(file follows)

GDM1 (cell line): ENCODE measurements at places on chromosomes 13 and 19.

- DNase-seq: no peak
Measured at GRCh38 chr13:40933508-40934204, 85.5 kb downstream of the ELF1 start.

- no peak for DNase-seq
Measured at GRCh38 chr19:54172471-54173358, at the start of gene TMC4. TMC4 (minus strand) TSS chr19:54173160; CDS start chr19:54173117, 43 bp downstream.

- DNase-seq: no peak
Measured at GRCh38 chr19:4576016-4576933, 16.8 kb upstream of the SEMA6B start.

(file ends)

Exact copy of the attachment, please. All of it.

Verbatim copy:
GDM1 (cell line): ENCODE measurements at places on chromosomes 13 and 19.

- DNase-seq: no peak
Measured at GRCh38 chr13:40933508-40934204, 85.5 kb downstream of the ELF1 start.

- no peak for DNase-seq
Measured at GRCh38 chr19:54172471-54173358, at the start of gene TMC4. TMC4 (minus strand) TSS chr19:54173160; CDS start chr19:54173117, 43 bp downstream.

- DNase-seq: no peak
Measured at GRCh38 chr19:4576016-4576933, 16.8 kb upstream of the SEMA6B start.